Paris Olympics Guide For Members

Paris Olympics: How to find out what transport is running if there's a strike

The Local France
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Paris Olympics: How to find out what transport is running if there's a strike
Protesters hold banners reading "Strike". Photo by PATRICK HERTZOG / AFP

It's not exactly unusual for strikes to happen in France and they often target transport services such as trains, flights or the Metro. So here's how to find out if your journey is likely to be disrupted if a strike is called during the Paris Olympics.


If you're visiting France for the Paris Olympics or Paralympics, you might see headlines about possible strike action. While it's too early to know for sure - and a lot of negotiations are ongoing - it's not impossible that strikes will happen during the Games.

ANALYSIS: How likely are strikes during the Paris Olympics?

But don't despair - strikes don't always cause widespread disruption, and sometimes it's just about checking in advance what is running. 

Strikes in France are often targeted at transport services - firstly because unions representing public transport workers tend to be strong and somewhat feisty, and secondly because if unions have a more general grievance about something like pensions or workers rights they can make their point most effectively by disrupting the services that everybody uses. 


But it's important to note that just because there is a strike, it doesn't mean that everything will be cancelled - strikes vary hugely in how disruptive they are.

Although the right to strike is enshrined in France's constitution, there are some limits, especially when it comes to public transport.

16 French phrases for use during a strike

Workers for essential services such as trains, planes and city public transport are required to give 48 hours' notice of their intention to strike. This means that bosses can plan ahead and produce strike timetables, so travellers know exactly what will be running.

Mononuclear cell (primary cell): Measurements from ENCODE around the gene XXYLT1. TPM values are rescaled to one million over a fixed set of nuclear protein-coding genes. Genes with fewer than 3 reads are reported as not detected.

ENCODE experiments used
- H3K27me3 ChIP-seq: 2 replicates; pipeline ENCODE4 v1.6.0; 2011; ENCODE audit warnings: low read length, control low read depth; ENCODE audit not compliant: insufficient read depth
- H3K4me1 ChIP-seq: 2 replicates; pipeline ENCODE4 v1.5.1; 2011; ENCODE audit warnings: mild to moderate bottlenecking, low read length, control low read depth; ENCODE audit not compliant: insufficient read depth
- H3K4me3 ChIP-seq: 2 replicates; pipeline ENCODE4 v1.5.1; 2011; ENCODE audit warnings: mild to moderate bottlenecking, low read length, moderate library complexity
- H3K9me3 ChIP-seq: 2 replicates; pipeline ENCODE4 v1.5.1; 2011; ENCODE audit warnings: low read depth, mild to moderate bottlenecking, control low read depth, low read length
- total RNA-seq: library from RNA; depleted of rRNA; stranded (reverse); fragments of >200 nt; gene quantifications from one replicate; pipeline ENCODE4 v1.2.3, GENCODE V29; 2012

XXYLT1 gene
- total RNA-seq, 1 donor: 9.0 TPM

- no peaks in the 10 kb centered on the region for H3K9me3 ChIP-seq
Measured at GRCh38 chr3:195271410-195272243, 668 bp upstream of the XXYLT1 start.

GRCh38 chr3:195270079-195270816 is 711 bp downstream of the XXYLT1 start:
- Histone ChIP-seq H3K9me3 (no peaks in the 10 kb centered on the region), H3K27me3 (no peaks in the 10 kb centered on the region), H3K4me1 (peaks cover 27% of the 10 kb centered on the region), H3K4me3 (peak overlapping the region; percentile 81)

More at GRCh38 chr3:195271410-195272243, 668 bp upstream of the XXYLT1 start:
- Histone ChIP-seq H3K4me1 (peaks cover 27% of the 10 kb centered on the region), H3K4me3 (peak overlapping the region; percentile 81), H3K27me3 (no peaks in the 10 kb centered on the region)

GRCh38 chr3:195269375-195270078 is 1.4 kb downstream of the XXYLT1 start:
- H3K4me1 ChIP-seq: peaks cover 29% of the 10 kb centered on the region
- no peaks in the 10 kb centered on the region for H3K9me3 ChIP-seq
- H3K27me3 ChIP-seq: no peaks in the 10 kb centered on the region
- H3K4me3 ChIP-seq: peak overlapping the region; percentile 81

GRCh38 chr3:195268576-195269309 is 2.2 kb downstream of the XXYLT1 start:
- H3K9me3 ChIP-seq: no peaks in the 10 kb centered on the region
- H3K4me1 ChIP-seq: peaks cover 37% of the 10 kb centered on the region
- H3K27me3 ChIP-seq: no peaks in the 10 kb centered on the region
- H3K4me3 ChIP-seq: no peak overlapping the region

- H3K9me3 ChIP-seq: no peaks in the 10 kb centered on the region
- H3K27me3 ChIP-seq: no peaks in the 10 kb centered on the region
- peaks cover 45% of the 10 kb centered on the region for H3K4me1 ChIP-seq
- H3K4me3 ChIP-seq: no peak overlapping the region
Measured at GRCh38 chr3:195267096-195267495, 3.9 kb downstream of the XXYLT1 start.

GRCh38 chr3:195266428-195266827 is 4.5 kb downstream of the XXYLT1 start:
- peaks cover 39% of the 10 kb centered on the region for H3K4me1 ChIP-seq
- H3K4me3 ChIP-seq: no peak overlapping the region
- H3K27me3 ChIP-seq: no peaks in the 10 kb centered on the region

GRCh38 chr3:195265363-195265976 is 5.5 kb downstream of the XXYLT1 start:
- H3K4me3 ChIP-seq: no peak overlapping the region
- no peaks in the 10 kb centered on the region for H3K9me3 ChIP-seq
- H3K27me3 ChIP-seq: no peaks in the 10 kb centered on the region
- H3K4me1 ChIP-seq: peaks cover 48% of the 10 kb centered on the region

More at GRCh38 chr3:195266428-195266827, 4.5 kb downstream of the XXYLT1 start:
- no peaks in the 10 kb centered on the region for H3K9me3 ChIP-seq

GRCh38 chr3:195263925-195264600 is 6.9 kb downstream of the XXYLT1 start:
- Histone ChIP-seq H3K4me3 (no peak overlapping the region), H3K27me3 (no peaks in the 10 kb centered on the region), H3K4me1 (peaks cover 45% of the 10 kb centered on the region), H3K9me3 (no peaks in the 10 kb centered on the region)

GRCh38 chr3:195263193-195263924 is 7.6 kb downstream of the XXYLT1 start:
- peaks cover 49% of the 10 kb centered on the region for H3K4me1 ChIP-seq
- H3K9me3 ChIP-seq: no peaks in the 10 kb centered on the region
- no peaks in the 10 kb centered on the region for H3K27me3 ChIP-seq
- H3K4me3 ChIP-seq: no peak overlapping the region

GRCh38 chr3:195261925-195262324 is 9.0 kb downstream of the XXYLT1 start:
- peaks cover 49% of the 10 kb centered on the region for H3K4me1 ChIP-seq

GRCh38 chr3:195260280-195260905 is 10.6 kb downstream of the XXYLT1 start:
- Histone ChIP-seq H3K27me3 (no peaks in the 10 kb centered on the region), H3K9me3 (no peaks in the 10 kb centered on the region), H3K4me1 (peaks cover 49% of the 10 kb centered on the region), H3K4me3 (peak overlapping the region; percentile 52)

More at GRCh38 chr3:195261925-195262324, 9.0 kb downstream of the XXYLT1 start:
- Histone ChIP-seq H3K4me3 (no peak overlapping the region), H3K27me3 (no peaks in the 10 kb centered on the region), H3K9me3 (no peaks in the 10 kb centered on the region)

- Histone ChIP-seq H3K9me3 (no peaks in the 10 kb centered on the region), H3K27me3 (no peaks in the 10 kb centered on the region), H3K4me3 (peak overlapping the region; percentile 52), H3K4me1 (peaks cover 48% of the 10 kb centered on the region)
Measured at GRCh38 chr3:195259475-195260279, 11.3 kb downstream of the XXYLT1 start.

Here's how to find out. 


Rail strikes usually follow a three step process - unions announce a strike for a certain day or days, SNCF bosses then give estimates on roughly how many trains will be cancelled and then detailed strike timetables are announced.

During the initial announcement it's important to pay attention to how many unions are striking - there are eight unions that represent French rail workers and if only one has called a strike, it's unlikely to be highly disruptive.

The estimate phase then gives a rough guide - ie one in three normal services will run. This is broken down into train types, so check what you are booked to travel on;

TGV - the high-speed inter-city services the Paris to Marseille. These are divided into InOui and OuiGo, which is the budget line. Your ticket or booking confirmation will state which you are booked on.

Intercité - running between towns, these are slower than TGV routes.

TER - these are the slower, local train routes.

The full strike timetables are then usually produced roughly 24 hours in advance, and are generally published at around 5pm. If you're booked in advance you will be emailed or notified via the SNCF Connect app if your train is cancelled.


You can also check SNCF's Info Traffic page for real-time information - first select either Grandes lignes (mainline service), TER (local train services) or Île-de-France (Paris region local services) at the top, and then select the area of France you are travelling in.

Information about big strikes can also be found in French media, or at The Local's strike section HERE.


Air travel can be affected by strike action either from airline crew (eg pilots, flight attendants) or by French air traffic controllers.